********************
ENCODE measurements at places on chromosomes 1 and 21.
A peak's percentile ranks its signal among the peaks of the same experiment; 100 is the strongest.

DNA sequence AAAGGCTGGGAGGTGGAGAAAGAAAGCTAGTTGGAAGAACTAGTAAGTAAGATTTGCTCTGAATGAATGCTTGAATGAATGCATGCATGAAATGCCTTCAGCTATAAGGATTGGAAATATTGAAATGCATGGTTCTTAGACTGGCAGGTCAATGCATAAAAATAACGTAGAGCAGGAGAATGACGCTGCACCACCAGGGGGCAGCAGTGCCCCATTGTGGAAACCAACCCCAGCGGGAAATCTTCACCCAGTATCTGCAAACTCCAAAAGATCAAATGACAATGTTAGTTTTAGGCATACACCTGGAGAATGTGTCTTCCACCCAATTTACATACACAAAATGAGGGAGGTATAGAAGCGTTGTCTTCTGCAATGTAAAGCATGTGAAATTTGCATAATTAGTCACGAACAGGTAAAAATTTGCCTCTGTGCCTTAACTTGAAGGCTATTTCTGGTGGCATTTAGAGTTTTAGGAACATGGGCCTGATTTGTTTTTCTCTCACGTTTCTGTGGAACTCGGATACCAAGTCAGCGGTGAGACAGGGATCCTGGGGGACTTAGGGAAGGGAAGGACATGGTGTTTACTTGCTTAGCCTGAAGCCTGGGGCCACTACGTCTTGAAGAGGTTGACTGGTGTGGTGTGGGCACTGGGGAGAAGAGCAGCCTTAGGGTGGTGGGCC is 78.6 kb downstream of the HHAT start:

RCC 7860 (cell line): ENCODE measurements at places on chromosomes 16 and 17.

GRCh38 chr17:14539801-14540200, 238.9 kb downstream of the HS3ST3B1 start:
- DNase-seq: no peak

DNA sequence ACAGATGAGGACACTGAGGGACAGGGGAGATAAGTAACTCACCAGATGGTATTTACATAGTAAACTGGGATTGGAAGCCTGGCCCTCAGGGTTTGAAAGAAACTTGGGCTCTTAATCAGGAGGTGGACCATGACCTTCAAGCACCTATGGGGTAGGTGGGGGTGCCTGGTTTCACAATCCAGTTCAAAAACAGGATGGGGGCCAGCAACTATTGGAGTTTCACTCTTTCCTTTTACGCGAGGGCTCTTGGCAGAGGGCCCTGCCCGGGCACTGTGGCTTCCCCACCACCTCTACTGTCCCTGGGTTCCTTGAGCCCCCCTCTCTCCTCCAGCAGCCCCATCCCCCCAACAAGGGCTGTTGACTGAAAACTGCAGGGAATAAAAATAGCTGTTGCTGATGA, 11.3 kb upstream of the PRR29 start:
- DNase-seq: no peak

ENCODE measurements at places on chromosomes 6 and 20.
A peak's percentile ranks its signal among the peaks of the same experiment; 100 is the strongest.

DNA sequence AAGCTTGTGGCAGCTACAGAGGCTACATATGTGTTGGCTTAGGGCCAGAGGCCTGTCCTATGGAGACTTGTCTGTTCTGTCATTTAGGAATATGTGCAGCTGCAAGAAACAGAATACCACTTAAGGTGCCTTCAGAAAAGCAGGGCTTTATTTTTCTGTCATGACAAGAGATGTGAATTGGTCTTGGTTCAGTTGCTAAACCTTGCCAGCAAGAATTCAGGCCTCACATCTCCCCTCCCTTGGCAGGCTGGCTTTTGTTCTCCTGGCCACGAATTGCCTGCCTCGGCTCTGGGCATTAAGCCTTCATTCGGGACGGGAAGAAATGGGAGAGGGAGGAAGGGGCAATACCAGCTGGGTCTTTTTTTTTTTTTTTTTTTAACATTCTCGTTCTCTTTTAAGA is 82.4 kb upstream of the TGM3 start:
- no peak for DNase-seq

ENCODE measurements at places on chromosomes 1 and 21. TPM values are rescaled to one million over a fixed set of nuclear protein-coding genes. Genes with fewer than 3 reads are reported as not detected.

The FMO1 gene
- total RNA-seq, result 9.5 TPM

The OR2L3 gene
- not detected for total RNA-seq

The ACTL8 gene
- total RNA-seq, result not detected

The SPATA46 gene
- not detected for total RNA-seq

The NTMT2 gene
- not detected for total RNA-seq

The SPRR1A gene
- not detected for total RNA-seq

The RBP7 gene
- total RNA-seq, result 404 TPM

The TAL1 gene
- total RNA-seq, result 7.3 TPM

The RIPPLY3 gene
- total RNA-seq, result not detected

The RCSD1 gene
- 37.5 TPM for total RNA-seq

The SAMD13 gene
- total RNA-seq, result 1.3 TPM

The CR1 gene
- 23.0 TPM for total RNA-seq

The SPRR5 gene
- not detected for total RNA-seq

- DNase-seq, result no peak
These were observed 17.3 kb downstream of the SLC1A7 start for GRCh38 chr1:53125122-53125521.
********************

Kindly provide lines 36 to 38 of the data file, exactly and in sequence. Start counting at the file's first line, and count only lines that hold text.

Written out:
The CR1 gene
- 23.0 TPM for total RNA-seq

The SPRR5 gene